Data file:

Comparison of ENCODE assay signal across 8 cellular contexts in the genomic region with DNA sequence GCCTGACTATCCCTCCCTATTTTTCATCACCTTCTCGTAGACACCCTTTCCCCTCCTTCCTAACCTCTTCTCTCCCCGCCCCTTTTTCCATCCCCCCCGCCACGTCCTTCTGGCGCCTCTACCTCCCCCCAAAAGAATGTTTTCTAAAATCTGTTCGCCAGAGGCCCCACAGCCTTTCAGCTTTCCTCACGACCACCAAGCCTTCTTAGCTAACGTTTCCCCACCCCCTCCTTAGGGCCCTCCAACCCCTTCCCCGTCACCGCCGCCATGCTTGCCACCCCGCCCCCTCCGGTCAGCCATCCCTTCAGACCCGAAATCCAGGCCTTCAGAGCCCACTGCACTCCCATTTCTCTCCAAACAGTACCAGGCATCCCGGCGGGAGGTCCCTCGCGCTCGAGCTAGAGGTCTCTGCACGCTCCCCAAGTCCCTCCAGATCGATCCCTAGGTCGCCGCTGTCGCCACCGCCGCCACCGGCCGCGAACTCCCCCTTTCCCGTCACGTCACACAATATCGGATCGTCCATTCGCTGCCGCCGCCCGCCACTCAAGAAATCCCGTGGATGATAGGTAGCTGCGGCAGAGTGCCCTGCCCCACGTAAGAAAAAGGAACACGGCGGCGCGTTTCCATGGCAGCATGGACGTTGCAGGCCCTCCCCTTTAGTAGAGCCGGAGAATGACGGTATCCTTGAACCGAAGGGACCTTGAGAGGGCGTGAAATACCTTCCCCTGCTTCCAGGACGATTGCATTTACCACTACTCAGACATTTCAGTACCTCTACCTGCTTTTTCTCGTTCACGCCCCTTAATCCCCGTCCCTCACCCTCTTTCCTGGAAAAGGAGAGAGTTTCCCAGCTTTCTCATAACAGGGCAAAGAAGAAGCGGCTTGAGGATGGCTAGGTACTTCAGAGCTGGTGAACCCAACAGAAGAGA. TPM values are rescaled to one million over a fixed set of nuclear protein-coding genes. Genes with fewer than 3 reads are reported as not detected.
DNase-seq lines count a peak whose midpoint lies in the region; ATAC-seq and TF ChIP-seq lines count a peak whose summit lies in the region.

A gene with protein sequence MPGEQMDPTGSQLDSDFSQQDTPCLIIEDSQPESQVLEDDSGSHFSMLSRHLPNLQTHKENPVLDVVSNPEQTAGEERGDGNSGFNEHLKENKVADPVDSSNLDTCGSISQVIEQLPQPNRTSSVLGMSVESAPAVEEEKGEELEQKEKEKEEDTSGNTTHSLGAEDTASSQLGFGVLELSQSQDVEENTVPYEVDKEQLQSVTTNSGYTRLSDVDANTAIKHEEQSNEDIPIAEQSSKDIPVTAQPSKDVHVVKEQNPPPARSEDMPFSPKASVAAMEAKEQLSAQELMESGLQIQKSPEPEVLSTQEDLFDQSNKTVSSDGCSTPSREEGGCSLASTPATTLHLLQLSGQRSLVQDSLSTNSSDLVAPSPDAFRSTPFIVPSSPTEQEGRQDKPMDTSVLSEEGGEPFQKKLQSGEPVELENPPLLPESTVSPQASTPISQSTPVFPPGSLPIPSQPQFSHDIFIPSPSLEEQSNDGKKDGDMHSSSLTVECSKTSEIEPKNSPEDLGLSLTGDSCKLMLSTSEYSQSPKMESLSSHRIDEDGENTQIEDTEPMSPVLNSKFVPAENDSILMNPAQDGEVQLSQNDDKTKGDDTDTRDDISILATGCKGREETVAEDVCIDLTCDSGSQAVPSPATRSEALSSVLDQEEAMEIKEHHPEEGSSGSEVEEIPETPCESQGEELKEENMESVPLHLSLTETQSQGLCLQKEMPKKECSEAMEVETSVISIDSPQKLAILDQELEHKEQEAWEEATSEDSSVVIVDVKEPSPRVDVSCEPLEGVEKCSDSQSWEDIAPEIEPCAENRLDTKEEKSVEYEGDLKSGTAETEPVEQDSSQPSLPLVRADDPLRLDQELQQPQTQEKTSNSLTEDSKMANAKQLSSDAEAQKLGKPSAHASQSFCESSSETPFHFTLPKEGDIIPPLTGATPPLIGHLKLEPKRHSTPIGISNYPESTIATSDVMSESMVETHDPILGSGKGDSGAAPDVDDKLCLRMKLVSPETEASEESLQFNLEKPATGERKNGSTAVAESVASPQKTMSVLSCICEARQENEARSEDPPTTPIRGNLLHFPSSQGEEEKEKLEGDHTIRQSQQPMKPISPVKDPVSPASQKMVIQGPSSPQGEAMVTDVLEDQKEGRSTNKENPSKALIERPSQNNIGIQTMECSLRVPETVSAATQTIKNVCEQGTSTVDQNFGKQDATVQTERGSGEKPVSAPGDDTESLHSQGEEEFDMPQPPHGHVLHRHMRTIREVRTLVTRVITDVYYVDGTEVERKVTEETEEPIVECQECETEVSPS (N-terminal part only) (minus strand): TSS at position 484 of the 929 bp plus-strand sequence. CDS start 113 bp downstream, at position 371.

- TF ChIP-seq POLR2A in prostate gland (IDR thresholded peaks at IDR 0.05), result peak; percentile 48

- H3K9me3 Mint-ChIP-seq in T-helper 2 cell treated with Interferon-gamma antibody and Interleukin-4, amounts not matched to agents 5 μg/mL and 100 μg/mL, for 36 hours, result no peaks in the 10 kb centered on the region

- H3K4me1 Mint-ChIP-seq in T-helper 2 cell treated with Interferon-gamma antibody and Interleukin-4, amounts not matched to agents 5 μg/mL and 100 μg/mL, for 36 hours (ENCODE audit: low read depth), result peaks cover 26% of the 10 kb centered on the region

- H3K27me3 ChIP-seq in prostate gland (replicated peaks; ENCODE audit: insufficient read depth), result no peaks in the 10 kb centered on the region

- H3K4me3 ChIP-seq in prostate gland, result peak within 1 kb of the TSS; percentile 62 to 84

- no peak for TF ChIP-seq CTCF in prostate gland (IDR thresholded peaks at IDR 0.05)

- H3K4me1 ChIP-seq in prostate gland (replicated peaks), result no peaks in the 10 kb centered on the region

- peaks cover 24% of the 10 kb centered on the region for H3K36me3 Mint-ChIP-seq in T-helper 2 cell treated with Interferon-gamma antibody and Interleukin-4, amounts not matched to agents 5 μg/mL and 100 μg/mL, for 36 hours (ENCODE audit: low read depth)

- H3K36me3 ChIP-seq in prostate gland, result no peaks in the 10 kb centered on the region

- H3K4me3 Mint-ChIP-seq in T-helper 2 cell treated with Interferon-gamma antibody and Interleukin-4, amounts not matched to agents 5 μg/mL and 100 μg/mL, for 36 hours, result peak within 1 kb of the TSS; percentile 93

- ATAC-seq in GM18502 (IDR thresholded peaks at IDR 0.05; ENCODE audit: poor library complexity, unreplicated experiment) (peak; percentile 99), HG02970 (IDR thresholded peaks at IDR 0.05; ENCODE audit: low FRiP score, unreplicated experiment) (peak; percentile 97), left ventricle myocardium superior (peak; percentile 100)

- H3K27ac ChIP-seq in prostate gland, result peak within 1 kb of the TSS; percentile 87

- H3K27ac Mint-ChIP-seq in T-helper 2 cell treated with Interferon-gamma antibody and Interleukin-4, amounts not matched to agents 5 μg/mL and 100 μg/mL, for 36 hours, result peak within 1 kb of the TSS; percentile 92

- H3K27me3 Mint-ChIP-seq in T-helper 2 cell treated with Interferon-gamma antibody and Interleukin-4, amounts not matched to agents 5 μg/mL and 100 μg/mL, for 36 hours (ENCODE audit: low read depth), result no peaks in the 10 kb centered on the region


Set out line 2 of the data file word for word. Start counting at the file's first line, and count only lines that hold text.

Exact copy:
DNase-seq lines count a peak whose midpoint lies in the region; ATAC-seq and TF ChIP-seq lines count a peak whose summit lies in the region.